Inherently Musical

Visual and auditory information often mingle within the mind.


Perhaps there is something inherently musical in the experience of abstract art. Wassily Kandinsky’s abstractions were the result of a lifelong preoccupation with the relationship between sound and colour. He discovered his synaesthesia at a performance of Richard Wagner’s opera Lohengrin in Moscow: ‘I saw all my colours in spirit, before my eyes. Wild, almost crazy lines were sketched in front of me.’ Synaesthesia unites the senses in such a way that the stimulation of one acts like a powerful domino for the others, involuntarily collapsing them together.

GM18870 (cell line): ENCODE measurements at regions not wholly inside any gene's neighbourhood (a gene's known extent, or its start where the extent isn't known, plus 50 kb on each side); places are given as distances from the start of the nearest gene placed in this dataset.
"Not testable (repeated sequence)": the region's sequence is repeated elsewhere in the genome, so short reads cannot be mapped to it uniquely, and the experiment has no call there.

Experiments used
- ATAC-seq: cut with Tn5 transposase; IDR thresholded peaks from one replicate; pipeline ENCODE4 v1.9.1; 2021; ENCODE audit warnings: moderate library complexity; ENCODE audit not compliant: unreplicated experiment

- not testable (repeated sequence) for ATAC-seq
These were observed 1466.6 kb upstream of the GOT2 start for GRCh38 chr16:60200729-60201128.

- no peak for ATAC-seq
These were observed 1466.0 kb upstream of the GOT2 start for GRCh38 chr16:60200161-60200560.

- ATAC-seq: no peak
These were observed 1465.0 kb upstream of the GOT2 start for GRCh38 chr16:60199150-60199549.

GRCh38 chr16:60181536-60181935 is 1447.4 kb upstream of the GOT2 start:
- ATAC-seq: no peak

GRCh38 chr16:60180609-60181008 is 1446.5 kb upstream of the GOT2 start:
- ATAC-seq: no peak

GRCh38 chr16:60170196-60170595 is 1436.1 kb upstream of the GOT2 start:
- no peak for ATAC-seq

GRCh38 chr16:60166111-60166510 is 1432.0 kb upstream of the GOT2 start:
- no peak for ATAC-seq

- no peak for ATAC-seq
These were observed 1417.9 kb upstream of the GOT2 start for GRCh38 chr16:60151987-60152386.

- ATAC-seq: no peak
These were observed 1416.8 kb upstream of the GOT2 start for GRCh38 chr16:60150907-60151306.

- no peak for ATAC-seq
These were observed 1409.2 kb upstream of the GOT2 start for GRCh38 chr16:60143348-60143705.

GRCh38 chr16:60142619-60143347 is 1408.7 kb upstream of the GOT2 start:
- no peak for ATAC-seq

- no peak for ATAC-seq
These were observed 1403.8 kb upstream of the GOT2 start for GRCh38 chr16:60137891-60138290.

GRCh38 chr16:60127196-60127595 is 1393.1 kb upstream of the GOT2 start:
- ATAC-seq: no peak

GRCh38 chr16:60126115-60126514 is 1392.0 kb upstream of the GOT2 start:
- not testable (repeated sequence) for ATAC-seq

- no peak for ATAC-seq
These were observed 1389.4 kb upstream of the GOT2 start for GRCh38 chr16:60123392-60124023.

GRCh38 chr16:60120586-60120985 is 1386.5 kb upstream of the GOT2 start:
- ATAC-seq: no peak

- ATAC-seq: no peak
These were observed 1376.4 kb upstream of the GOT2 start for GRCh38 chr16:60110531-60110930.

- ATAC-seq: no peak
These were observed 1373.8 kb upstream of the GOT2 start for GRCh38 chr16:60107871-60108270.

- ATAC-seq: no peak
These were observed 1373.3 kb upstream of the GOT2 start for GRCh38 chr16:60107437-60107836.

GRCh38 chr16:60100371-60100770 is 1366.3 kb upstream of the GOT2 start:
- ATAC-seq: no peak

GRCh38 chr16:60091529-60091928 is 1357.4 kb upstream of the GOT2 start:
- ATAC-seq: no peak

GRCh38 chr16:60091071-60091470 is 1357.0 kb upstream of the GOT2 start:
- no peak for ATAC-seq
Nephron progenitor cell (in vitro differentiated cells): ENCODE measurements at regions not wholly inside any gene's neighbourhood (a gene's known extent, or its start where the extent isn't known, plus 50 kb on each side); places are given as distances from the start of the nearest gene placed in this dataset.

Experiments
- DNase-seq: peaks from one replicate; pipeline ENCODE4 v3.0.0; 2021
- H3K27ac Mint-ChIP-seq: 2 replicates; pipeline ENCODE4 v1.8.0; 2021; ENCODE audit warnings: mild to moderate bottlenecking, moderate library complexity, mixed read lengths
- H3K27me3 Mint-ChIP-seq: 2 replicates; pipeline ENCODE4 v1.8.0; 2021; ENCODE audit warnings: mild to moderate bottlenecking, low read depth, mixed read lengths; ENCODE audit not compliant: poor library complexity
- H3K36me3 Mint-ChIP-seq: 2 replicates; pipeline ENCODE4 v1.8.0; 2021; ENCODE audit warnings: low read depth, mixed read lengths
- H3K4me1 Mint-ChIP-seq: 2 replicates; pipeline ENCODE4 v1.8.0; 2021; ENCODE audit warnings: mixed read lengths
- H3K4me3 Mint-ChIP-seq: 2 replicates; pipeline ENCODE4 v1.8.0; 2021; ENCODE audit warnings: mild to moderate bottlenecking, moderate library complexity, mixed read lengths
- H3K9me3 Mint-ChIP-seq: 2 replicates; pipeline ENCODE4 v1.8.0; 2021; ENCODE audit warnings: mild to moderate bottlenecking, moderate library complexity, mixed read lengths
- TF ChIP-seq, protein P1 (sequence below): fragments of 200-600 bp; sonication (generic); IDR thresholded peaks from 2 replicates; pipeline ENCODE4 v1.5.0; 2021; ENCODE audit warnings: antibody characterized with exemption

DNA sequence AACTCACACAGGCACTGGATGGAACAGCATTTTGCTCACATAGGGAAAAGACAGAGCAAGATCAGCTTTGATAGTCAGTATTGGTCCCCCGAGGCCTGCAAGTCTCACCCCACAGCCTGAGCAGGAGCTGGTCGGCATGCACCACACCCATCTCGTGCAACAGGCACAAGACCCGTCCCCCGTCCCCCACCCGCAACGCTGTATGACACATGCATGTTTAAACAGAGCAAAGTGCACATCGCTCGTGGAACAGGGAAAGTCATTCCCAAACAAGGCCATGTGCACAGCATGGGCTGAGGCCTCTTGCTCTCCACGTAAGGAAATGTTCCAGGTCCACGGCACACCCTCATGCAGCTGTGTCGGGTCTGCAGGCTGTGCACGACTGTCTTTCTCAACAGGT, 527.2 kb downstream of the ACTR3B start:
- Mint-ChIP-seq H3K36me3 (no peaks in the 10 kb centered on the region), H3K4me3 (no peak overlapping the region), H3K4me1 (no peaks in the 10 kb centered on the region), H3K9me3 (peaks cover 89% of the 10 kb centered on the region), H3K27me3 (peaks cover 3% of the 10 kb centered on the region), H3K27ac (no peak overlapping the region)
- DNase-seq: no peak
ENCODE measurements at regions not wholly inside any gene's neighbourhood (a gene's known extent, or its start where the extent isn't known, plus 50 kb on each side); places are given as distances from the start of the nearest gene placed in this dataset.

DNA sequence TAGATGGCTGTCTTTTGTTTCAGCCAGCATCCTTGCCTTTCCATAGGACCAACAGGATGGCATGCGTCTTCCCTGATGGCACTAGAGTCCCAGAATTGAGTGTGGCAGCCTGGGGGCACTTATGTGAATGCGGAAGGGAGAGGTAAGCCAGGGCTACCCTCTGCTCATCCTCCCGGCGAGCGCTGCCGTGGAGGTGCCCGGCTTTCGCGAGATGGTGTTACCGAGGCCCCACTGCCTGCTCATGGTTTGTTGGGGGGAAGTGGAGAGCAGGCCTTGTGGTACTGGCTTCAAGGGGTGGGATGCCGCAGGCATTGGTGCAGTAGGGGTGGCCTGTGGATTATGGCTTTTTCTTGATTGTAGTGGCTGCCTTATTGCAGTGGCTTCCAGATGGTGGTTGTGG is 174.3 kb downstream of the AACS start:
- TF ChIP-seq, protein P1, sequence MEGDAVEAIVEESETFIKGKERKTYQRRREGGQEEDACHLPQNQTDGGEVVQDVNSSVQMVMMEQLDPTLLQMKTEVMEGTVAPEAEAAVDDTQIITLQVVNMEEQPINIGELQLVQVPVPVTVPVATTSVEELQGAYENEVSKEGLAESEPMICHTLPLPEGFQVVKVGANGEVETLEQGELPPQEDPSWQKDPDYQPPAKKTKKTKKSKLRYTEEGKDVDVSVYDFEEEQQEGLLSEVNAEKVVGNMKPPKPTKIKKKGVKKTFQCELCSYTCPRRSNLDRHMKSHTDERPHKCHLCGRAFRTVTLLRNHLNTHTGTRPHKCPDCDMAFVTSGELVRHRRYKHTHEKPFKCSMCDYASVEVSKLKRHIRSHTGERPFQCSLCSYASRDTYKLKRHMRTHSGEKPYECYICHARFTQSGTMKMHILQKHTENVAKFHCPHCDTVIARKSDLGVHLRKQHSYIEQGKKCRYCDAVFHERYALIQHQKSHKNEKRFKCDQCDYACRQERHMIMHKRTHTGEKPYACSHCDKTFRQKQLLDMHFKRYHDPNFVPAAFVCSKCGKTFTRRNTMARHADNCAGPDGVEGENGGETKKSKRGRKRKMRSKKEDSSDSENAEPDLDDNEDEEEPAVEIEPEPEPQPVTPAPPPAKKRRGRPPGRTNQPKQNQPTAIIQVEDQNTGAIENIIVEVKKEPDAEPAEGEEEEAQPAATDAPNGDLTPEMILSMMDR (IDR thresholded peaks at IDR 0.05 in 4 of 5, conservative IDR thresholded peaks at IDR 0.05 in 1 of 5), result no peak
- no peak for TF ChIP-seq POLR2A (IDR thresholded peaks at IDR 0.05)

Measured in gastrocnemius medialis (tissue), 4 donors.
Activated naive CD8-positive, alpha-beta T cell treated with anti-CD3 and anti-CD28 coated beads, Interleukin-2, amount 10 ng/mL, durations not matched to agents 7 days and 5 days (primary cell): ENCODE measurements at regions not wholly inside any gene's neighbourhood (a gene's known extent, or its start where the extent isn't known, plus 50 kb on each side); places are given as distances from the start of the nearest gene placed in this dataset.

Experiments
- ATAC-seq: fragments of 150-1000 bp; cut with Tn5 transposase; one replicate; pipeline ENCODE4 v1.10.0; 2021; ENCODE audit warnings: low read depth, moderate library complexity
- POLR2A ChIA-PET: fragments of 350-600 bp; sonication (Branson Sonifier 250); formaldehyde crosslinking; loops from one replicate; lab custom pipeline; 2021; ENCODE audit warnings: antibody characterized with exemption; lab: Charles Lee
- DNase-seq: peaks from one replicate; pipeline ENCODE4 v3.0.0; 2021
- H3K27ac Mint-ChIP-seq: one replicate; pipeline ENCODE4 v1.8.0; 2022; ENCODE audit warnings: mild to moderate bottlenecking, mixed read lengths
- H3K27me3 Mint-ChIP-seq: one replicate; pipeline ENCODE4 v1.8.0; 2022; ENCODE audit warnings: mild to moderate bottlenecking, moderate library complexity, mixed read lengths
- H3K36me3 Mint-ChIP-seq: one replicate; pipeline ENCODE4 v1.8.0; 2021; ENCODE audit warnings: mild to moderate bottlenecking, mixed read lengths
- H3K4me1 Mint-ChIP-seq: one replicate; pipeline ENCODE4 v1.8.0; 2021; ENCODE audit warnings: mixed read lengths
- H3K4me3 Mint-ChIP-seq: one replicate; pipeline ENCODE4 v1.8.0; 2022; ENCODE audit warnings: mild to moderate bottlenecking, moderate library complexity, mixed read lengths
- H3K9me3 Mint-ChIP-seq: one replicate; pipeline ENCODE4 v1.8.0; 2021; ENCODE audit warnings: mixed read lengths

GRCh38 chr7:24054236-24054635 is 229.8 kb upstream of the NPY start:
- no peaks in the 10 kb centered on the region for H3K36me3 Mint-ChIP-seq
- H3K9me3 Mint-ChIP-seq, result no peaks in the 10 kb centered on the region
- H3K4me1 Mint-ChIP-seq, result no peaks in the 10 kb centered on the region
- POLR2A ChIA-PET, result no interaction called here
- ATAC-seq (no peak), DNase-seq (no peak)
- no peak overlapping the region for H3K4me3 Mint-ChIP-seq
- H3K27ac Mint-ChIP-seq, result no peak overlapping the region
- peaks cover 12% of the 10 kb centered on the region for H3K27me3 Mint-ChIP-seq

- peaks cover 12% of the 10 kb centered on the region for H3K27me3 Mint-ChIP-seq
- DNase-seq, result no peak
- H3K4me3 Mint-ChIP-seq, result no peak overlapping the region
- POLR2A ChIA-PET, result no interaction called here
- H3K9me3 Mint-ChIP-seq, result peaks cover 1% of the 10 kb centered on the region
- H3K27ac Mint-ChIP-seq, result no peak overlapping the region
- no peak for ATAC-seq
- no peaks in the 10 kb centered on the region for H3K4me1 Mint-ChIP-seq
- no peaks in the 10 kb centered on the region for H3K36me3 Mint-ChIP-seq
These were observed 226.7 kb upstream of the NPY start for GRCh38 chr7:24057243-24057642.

Piet Mondrian’s work also encapsulated the rhythm, energy and structure of jazz, introduced to him by US soldiers after the First World War.”

via Nautilus, “Going to the chapel” by Nathan Dunne